Teen Driver Deaths Increase Dramatically in Past Several Years
Car wrecks are the leading cause of death for teenagers in the United States. The problem has continued to grow in the past several years. According to the Insurance Industry for Highway Safety (IIHS), 2,767 teenagers died in motor vehicle wrecks in 2020, a 15% increase from the previous year.
The number of teen roadway deaths increased again in 2021, when 3,058 teenagers were killed in motor vehicle wrecks, a 10% increase from the previous year and the first year more than 3,000 teenagers died in car wrecks in over a decade. Over a two-year period from 2019 through 2021, teen driver deaths on America’s roadways increased a staggering 28%.
These deaths are tragic because they take the lives of young people far too soon and leave behind devastated families. They are also tragic because most of these wrecks are preventable. Most teen driver crashes are due to three “critical errors:” (1) lack of scanning and awareness, (2) speeding, and (3) distractions. According to the IIHS, drivers 16-19 years old have crash rates nearly three times higher than drivers 20 and older per mile driven.
To reduce the lack of awareness, speeding, and distractions that lead to teenage driver deaths, the CDC recommends the following for all drivers, but especially for teenage drivers and their parents and guardians:
- Buckle your seat belt every time. Seat belts reduce the risk of death or injury by more than one-half.
- Do not drink any alcohol or use any drugs before getting behind the wheel. These activities are dangerous for any driver but are even more dangerous for young, inexperienced drivers.
- Put all distractions aside. Examples include texting, talking on a cell phone (even hands-free), interacting with navigation systems, eating, and putting on makeup. Make sure your cell phone is off and away. Pull off to a safe location on the side of the road if you need to make a phone call. Even hands-free technology mentally distracts you from driving, and your full attention is needed to drive safely.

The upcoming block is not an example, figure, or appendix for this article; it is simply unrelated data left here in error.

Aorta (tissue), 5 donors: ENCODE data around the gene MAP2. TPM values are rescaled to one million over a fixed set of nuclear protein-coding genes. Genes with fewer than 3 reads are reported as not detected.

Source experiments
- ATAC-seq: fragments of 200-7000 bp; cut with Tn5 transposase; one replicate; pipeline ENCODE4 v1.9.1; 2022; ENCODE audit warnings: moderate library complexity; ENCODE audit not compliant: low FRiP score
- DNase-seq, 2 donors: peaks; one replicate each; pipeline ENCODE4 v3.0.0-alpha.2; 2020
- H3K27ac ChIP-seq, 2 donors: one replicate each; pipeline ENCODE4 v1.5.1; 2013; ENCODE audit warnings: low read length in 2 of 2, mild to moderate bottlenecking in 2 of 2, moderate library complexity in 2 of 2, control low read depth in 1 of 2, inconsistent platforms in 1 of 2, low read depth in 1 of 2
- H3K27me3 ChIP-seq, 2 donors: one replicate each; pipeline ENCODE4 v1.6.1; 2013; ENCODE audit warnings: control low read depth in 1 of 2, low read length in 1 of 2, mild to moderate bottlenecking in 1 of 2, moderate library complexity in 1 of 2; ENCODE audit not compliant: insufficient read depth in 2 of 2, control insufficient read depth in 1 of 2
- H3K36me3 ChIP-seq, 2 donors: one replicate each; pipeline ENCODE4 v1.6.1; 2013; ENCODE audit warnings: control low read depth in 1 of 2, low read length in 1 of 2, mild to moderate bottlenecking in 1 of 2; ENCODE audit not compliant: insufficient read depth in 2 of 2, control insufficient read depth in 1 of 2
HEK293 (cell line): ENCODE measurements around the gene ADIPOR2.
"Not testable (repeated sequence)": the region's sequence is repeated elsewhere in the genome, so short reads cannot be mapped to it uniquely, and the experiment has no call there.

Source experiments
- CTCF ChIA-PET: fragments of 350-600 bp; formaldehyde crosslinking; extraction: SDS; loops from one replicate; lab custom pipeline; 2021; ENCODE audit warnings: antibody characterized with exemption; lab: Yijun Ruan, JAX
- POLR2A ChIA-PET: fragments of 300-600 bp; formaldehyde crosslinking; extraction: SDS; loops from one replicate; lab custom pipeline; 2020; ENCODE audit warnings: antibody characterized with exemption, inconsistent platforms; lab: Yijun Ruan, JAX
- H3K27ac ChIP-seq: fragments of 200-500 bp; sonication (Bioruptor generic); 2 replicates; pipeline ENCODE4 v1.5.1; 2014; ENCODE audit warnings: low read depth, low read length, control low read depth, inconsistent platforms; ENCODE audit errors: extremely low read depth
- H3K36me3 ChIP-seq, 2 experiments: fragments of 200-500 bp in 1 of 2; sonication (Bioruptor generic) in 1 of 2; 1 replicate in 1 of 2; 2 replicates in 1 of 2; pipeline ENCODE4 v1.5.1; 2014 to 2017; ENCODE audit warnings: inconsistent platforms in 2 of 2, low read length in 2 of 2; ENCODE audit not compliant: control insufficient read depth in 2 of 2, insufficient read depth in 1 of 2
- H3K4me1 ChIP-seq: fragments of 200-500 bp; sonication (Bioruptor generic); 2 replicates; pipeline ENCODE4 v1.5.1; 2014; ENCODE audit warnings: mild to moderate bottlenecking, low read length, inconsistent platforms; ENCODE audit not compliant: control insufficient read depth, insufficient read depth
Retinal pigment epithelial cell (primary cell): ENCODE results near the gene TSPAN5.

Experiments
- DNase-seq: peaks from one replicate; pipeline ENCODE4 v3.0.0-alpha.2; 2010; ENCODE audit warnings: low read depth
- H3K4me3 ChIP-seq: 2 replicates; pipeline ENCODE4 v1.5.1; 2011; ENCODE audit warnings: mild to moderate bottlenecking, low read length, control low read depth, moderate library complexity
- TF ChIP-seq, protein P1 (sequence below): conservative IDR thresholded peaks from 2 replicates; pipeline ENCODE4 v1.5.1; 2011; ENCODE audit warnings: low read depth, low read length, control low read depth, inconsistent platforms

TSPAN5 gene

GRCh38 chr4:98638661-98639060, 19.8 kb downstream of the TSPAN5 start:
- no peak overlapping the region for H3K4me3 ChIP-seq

- Take the time to familiarize yourself with the vehicle, especially if it is a vehicle you have never driven before. Know its features—like wiper blades, turn signals, dashboard dials, and hazard lights—before hitting the road so you are not struggling while driving.
For decades, Americans became used to safer roadways with improved car safety features, guardrails, and reduced drunk driving. In fact, overall motor vehicle deaths peaked in 1972 at 56,278 and decreased to a low of 37,757 deaths by 2015. However, since then, deaths have increased to over 45,000, with teenage drivers’ deaths making up far too large a portion of that increase.
At the Poppe Law Firm, we have represented numerous families devastated by severe injuries and death, including young drivers injured and killed in a car, semitruck, and motorcycle accident. We hope the young people in your life are always safe on the roadways. If, however, someone in your life ever suffers a serious injury or worse, please do not hesitate to contact us online or call us at 502-895-3400.